What are the symbols in Camara Laye's The Dark Child?

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Symbols in Camara Laye's The Dark Child include the black snake, the rice fields, Laye's circumcision rite, school, the scholarship, and the Paris subway map.

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Camara Laye's novelistic autobiography The Dark Child is filled with symbolism. Let's look at a few of the story's symbols.

Laye grows up in a village in Guinea where his father is a goldsmith. His father also has a reputation as a mystic and a prophet, and this role is symbolized by the black snake. Laye's father pets and talks to the snake, something no one else would attempt, and Laye's mother explains that the snake is their people's spirit animal that guides Laye's father and provides him with wisdom. Laye himself, however, has no apparent mystical abilities, and he realizes that he must ultimately move beyond his family and village.

For a while, the rice fields are symbolic for Laye, for they represent his growth toward young manhood as he is able to help with the harvest. The circumcision rite, however, is the strongest symbol of Laye's movement into manhood. After that, Laye wears different clothing and moves into his own hut, actions that serve as symbols of his new status in the community.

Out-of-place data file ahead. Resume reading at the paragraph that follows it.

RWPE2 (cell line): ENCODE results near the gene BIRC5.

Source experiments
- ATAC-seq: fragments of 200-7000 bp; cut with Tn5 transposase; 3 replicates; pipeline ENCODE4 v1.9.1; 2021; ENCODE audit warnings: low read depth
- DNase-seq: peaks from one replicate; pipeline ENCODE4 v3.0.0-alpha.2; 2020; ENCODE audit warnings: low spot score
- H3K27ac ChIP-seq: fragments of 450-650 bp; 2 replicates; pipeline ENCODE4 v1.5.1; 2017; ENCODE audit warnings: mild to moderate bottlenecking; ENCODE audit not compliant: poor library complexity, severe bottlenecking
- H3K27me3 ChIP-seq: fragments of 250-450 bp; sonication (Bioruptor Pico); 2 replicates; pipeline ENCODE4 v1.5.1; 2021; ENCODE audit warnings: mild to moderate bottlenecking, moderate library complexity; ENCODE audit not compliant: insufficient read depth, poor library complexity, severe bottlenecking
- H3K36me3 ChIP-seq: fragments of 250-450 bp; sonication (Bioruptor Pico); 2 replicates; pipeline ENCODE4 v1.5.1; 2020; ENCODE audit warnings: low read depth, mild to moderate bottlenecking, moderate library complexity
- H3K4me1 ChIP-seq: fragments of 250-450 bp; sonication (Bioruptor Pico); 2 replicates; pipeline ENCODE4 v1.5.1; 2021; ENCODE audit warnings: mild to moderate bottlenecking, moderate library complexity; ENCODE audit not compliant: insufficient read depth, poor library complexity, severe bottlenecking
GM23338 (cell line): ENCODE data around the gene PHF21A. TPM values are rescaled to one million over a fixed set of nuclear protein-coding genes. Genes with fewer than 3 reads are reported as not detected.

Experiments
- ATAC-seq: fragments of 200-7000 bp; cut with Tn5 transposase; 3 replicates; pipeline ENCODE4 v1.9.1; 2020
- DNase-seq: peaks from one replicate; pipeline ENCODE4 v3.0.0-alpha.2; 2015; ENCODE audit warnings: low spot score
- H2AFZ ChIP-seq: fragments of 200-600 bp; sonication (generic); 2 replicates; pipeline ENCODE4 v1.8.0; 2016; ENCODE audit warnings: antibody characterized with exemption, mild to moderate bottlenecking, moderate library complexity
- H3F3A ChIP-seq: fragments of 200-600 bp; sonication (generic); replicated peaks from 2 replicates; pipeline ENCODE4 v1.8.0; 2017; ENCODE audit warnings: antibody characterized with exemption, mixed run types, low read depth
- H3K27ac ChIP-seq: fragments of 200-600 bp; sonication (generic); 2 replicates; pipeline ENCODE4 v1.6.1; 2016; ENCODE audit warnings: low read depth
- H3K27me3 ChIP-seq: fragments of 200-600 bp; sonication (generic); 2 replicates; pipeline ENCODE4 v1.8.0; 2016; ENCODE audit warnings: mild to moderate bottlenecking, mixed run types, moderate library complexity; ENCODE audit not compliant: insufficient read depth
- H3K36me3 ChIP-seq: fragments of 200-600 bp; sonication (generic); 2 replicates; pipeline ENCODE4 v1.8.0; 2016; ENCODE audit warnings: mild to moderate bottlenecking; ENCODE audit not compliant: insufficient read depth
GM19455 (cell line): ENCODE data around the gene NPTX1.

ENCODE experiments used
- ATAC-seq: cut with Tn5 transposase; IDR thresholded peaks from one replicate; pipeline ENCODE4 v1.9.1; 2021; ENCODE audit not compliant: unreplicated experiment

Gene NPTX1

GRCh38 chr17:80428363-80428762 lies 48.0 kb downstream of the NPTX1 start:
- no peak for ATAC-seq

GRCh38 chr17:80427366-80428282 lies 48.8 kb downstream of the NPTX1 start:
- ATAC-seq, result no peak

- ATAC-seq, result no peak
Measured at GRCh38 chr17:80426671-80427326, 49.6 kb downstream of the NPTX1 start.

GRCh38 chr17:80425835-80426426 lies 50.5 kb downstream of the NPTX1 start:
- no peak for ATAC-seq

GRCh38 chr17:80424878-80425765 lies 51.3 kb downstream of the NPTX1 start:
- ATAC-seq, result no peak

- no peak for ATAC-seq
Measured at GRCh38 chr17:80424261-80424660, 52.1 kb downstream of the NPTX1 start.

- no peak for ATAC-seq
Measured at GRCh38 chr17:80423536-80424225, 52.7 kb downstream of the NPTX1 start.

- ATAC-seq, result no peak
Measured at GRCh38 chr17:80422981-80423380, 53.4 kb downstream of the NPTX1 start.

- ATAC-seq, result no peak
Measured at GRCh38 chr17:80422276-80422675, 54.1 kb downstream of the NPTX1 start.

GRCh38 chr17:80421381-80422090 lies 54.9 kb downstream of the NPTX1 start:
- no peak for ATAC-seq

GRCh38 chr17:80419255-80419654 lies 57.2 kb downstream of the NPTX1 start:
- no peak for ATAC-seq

As a teenager, Laye goes away to school, which for him, symbolizes new opportunities and new experiences. Eventually, he earns a scholarship to study in Paris. For Laye, this scholarship is a new symbol of the possibilities of higher education and a different life. For his mother, though, the scholarship is a symbol of her son's distance from his heritage and his family, and she forbids him to go. To her, the scholarship is yet another instance of European interference with the lives of her people.

Yet Laye does use the scholarship and goes to school in Paris, and when he arrives in France, he has only a few things with him. One of those items is a map of the Paris subway system. Laye's father has given him this map, and it becomes a symbol of his family and their care for him as well as of his new life.

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